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Spacecraft nadir point: 42.0° N, 110.9° W

Photo center point: 41.0° N, 112.5° W

Nadir to Photo Center: Southwest

Spacecraft Altitude: 160 nautical miles (296km)
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Image Caption:
STS045-84-036: Great Salt Lake This oblique southwest-looking
view shows the Great Salt Lake and the enormous, light- colored
Bonneville Salt Flats (above), the floor of a once larger lake
that included the Great Salt Lake. Water circulation in the
Great Salt Lake has been stopped almost completely by a rockfill
railroad causeway, which now clearly separates the two halves of
the lake with a stark straight line. The chemistry of the lake
has changed as a result: Fresh water enters from the south, mak-
ing the southern half a darker blue. The lighter blue water of
the northern half is enriched with salts, as a result of strong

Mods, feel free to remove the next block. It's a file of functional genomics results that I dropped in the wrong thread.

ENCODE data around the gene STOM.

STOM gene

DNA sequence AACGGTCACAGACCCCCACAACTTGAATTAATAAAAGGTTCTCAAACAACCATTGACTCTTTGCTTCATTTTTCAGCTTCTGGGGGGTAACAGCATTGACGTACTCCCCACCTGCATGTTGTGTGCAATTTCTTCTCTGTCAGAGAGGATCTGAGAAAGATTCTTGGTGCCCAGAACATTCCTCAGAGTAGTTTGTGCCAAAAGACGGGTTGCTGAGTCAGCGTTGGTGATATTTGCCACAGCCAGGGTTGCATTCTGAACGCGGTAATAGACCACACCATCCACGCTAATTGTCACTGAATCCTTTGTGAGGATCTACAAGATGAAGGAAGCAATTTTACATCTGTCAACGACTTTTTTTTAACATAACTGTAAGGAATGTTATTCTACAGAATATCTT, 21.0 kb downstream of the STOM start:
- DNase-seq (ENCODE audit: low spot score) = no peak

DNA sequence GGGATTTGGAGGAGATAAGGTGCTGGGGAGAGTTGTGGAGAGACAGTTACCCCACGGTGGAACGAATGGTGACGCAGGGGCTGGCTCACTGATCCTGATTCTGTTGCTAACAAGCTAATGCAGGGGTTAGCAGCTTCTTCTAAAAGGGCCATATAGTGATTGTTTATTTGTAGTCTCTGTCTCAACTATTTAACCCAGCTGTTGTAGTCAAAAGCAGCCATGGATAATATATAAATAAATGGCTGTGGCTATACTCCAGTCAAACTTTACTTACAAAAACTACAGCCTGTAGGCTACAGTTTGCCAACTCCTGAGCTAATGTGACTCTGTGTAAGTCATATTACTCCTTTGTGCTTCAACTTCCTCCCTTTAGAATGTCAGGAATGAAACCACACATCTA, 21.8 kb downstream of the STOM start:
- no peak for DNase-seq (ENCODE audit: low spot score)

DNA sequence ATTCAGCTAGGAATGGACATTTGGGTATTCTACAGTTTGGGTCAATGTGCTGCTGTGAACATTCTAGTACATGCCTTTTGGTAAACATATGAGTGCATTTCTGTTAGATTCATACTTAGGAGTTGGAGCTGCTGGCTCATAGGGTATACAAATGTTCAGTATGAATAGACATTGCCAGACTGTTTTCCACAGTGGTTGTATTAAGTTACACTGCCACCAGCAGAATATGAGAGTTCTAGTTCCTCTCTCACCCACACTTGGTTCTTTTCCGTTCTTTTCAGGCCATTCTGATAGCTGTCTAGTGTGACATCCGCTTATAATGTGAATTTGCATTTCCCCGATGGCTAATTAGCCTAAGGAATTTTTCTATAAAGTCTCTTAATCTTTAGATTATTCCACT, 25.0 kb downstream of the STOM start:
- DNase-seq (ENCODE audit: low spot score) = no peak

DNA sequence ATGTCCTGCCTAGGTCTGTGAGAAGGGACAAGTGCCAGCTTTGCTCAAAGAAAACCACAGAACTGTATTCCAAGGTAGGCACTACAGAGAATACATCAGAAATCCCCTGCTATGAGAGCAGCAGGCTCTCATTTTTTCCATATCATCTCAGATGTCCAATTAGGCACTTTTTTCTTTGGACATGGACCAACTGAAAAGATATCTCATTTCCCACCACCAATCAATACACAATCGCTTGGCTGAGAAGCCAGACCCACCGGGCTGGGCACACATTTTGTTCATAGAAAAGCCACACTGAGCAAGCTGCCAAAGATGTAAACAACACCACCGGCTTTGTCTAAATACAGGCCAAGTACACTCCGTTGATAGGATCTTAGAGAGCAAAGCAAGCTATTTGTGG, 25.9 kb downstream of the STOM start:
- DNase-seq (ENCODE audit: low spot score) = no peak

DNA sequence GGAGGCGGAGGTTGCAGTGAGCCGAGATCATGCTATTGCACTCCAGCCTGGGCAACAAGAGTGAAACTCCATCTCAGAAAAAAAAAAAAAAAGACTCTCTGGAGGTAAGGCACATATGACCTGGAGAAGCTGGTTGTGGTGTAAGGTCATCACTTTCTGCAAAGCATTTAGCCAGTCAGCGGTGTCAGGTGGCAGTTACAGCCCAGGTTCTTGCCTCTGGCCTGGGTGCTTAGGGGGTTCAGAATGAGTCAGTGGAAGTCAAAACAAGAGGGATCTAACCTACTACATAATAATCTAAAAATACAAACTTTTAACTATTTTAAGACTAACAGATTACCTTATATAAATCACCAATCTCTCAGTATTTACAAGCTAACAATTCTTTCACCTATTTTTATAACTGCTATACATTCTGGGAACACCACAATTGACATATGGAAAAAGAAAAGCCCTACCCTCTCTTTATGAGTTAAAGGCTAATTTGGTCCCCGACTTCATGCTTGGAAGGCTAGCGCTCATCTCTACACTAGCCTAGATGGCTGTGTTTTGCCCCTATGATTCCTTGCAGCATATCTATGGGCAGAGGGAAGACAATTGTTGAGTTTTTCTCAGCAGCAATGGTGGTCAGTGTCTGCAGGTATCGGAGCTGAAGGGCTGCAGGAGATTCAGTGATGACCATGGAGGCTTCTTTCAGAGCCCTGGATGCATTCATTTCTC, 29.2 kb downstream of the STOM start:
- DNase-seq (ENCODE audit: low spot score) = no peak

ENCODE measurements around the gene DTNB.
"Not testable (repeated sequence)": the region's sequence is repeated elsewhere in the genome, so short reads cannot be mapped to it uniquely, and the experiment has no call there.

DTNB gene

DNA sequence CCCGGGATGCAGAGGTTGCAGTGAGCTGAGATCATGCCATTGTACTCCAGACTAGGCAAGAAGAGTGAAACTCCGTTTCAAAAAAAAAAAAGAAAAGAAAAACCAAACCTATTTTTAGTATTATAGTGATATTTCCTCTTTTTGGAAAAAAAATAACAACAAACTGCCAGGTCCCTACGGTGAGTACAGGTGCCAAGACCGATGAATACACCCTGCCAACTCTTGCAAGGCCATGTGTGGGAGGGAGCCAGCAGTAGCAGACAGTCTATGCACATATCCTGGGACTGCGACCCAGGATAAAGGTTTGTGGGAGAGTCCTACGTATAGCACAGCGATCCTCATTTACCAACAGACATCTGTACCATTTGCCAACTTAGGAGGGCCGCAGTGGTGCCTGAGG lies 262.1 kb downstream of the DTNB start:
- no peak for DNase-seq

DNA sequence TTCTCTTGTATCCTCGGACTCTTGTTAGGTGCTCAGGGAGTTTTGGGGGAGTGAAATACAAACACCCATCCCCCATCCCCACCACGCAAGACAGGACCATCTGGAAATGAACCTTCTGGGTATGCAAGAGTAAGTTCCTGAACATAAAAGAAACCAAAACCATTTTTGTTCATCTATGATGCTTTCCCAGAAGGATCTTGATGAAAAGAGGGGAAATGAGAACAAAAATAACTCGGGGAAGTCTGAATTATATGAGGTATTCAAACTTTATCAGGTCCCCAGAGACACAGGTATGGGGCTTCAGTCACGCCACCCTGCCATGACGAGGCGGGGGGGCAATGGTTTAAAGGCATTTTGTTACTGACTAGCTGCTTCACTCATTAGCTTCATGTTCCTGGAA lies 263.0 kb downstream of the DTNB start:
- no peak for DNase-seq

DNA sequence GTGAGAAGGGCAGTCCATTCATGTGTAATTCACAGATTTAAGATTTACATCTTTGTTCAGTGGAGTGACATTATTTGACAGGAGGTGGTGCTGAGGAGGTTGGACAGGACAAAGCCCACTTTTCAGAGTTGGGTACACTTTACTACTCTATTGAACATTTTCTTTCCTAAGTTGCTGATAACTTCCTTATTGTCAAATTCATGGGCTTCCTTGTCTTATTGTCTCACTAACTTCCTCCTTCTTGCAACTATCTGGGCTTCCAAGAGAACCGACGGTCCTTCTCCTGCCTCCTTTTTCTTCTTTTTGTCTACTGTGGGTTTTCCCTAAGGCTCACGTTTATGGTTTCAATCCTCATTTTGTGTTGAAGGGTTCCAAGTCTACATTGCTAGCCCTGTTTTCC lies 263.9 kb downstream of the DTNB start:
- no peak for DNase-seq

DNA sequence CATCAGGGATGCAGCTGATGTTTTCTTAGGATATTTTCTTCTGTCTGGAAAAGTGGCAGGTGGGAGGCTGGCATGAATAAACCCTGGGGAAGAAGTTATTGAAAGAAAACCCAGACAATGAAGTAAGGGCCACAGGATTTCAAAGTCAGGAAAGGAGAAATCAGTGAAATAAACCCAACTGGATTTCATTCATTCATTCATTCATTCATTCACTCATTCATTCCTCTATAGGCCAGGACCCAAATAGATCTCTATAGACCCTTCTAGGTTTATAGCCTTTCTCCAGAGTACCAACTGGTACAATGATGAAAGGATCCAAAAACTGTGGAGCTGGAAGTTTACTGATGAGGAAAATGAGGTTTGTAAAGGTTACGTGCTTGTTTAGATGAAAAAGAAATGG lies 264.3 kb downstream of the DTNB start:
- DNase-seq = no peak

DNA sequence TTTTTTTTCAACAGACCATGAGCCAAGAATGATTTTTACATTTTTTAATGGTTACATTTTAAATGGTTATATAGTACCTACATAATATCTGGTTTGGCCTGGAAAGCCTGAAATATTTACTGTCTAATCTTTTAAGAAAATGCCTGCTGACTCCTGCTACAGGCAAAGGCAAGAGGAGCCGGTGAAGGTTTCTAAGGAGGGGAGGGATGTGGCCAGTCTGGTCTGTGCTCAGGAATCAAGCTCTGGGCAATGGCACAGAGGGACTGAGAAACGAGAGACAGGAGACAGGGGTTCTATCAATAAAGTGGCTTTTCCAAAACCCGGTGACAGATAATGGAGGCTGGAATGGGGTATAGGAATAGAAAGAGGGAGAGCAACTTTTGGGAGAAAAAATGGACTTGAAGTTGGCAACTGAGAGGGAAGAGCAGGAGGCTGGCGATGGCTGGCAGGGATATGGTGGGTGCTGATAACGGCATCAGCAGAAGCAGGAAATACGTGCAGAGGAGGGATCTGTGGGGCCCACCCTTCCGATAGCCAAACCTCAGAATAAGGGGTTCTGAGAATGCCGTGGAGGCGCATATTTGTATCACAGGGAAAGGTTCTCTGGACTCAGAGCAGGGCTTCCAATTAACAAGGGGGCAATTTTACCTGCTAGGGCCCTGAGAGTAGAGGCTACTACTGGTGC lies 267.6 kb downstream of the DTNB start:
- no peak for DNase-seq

evaporation and the lack of fresh water input. The Bonneville
Salt Flats, to the southwest, are so flat that several land speed
records have been established on that surface. During the ice
ages, the Great Salt Lake filled to a depth of more than 1000
feet (its depth now fluctuates between 47 and 27 feet), on
several occasions expanding to cover the entire Bonneville Flats.
Known as Lake Bonneville, this great lake once burst its shore-
line on the north and flooded into the Columbia River drainage
basin. The discharge of this great flood was nearly four times
the average yearly discharge of the Amazon River.

This is a view of the Great Salt Lake and nearby Bonneville Salt Flats, UT, (41.0N, 112.5W). A railroad causeway divides the lake with a stark straight line changing the water level and chemistry of the lake as a result. Fresh water runoff enters from the south adding to the depth and reducing the salinity. The north half receives little frsh water and is more saline and shallow. The Bonnieville Salt Flats is the lakebed of a onetime larger lake.